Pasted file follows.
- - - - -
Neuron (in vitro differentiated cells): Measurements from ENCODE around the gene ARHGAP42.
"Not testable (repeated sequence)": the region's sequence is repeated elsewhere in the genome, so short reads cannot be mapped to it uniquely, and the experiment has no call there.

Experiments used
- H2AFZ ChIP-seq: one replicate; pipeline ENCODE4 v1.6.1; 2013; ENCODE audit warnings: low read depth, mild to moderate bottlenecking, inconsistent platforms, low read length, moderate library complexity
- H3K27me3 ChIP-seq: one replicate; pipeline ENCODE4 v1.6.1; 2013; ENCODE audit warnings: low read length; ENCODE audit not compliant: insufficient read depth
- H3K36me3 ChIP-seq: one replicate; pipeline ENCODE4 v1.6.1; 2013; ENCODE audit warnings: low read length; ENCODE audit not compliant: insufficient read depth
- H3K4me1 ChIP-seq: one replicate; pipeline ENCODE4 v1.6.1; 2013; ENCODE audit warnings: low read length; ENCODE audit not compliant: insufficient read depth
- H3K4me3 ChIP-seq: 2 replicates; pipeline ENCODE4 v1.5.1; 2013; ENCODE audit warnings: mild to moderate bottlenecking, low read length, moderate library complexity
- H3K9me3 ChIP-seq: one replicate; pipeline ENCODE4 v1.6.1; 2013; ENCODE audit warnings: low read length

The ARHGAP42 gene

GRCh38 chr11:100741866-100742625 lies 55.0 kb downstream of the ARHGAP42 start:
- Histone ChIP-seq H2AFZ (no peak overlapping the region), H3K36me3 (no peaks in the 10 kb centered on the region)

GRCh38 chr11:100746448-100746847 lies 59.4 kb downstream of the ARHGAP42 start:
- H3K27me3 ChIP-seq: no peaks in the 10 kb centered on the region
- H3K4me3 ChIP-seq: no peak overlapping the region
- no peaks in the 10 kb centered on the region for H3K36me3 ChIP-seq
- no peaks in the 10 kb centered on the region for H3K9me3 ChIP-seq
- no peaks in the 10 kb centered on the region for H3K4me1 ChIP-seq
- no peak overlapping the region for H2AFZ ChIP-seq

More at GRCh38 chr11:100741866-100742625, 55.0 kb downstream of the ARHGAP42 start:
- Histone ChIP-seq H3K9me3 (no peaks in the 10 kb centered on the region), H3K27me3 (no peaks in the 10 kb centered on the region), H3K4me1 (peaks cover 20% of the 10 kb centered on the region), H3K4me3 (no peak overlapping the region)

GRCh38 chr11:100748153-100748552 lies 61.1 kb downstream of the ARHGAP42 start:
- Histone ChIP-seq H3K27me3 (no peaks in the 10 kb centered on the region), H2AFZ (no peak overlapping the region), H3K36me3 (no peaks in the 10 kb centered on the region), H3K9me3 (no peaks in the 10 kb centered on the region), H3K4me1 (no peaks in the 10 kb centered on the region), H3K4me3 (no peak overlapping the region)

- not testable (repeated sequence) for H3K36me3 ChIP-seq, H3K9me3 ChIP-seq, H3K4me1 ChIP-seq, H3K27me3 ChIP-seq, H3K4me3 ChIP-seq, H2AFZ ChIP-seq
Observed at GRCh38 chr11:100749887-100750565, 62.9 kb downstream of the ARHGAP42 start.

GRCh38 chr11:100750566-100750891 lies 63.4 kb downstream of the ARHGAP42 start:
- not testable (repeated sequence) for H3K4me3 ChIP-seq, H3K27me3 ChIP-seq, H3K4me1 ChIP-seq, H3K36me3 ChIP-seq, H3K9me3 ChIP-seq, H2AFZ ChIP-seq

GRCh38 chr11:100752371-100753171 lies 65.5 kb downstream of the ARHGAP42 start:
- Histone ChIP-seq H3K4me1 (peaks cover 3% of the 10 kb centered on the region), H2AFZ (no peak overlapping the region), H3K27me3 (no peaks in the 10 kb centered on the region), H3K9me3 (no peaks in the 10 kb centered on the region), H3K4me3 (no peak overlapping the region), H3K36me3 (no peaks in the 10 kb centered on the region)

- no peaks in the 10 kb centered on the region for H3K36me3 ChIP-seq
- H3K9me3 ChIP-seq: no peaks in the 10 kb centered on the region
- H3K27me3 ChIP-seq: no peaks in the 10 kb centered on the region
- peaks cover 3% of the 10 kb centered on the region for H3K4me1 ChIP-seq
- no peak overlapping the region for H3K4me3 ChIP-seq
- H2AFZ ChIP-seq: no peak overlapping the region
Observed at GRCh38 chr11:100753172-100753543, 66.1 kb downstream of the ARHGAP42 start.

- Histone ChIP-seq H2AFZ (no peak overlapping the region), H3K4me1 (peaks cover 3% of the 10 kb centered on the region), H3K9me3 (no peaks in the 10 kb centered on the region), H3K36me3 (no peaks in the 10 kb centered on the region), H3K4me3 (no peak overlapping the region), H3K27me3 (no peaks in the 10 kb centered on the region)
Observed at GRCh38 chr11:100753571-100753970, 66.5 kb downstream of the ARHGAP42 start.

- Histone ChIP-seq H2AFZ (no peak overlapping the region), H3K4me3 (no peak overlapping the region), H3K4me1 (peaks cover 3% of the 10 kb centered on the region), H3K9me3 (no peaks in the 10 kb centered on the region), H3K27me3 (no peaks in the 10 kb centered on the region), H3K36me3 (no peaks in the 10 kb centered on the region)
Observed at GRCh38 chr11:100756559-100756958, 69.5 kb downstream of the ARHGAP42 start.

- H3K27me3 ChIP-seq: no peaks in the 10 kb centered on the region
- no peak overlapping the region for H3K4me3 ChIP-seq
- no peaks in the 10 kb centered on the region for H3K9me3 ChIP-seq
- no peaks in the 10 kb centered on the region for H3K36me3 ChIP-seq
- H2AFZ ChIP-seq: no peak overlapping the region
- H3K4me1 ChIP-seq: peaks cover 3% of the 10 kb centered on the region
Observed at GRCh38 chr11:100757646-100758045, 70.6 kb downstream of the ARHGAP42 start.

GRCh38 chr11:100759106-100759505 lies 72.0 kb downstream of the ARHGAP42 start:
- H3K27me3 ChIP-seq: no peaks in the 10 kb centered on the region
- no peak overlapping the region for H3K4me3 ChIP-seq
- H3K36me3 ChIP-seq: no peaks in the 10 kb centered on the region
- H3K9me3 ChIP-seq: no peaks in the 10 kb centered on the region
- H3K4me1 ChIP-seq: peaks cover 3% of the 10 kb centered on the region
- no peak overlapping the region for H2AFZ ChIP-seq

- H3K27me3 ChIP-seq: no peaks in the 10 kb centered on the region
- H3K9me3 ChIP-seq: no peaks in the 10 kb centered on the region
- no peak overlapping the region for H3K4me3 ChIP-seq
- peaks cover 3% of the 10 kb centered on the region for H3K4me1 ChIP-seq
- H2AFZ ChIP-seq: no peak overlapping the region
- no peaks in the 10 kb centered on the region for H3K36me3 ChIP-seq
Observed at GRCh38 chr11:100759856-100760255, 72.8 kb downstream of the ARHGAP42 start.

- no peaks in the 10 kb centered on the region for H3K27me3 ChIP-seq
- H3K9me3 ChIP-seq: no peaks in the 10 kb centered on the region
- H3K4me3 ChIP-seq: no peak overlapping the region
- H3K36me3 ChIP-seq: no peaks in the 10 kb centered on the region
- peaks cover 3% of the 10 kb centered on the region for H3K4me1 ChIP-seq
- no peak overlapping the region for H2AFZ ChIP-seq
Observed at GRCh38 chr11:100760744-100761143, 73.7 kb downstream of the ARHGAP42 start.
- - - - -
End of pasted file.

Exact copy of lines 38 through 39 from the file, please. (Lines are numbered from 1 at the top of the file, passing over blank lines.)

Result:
Observed at GRCh38 chr11:100753571-100753970, 66.5 kb downstream of the ARHGAP42 start.

- Histone ChIP-seq H2AFZ (no peak overlapping the region), H3K4me3 (no peak overlapping the region), H3K4me1 (peaks cover 3% of the 10 kb centered on the region), H3K9me3 (no peaks in the 10 kb centered on the region), H3K27me3 (no peaks in the 10 kb centered on the region), H3K36me3 (no peaks in the 10 kb centered on the region)